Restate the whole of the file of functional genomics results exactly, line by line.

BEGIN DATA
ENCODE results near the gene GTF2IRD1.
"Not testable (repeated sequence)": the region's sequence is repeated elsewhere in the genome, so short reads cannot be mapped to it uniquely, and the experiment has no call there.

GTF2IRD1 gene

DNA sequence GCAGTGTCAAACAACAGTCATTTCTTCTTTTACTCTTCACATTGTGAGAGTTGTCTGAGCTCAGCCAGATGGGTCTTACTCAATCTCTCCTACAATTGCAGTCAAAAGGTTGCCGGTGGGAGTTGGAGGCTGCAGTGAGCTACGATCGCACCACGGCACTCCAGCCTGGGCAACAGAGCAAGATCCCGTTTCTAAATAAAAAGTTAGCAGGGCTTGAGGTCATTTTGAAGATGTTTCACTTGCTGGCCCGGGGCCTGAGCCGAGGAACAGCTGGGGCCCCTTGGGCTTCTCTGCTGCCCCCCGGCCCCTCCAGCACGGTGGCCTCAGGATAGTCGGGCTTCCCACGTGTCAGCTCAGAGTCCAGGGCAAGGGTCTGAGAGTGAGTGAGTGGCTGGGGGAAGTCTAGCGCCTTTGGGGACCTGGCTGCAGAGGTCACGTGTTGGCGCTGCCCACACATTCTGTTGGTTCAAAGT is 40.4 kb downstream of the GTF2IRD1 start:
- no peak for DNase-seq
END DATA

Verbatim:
ENCODE results near the gene GTF2IRD1.
"Not testable (repeated sequence)": the region's sequence is repeated elsewhere in the genome, so short reads cannot be mapped to it uniquely, and the experiment has no call there.

GTF2IRD1 gene

DNA sequence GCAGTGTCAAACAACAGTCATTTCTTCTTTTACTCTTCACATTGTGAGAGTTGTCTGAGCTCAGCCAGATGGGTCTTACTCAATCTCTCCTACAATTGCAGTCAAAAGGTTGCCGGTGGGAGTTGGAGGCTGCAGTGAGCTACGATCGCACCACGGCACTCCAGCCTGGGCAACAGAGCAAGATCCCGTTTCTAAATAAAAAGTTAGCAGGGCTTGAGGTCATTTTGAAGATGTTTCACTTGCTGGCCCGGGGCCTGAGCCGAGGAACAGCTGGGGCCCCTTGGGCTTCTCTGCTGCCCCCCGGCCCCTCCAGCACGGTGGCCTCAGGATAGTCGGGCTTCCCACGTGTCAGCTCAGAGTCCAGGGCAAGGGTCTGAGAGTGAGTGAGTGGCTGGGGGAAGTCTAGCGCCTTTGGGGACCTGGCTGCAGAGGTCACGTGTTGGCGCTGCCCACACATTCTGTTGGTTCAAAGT is 40.4 kb downstream of the GTF2IRD1 start:
- no peak for DNase-seq